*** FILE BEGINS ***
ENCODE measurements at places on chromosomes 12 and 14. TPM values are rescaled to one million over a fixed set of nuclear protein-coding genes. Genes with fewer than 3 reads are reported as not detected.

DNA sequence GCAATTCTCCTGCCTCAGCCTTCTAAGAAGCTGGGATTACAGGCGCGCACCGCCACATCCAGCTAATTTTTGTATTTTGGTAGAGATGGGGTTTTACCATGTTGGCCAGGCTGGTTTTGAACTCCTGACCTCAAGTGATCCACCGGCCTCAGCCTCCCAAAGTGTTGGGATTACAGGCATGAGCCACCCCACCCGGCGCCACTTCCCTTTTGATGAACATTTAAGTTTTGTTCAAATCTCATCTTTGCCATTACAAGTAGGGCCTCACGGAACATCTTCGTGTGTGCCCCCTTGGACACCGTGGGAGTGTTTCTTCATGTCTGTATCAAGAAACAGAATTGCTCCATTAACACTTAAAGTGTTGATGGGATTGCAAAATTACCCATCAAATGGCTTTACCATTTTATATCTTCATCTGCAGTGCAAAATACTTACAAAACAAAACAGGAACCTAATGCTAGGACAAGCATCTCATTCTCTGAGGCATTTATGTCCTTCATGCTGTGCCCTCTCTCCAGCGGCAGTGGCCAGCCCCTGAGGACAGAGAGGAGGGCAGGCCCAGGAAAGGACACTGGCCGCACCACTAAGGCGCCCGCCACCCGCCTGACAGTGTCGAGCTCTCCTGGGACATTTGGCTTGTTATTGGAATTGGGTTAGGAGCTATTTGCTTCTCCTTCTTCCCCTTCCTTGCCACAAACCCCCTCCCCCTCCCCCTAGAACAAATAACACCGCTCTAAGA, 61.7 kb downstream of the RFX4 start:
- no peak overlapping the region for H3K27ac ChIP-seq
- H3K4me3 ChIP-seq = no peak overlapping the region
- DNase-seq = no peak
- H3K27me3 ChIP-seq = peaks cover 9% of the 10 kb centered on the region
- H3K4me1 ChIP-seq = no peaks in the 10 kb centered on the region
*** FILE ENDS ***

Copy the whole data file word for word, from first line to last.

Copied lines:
ENCODE measurements at places on chromosomes 12 and 14. TPM values are rescaled to one million over a fixed set of nuclear protein-coding genes. Genes with fewer than 3 reads are reported as not detected.

DNA sequence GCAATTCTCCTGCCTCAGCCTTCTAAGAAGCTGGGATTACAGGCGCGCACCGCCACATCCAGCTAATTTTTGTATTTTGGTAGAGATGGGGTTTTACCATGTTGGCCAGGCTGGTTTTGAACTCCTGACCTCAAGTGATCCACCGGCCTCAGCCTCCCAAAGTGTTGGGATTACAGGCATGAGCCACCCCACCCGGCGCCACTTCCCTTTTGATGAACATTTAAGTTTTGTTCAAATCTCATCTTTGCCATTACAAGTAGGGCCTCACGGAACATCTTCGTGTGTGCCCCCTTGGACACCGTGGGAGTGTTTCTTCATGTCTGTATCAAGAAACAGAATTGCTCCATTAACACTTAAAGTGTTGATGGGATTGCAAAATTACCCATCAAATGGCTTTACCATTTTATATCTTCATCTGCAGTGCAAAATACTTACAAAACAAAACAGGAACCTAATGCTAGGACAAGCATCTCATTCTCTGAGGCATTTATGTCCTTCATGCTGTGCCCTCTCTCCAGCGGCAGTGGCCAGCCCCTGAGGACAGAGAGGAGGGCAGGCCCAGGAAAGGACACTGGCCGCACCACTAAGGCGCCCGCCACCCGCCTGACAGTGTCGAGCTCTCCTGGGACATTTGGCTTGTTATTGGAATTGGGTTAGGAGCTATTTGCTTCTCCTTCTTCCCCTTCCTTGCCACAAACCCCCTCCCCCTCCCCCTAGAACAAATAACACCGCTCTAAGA, 61.7 kb downstream of the RFX4 start:
- no peak overlapping the region for H3K27ac ChIP-seq
- H3K4me3 ChIP-seq = no peak overlapping the region
- DNase-seq = no peak
- H3K27me3 ChIP-seq = peaks cover 9% of the 10 kb centered on the region
- H3K4me1 ChIP-seq = no peaks in the 10 kb centered on the region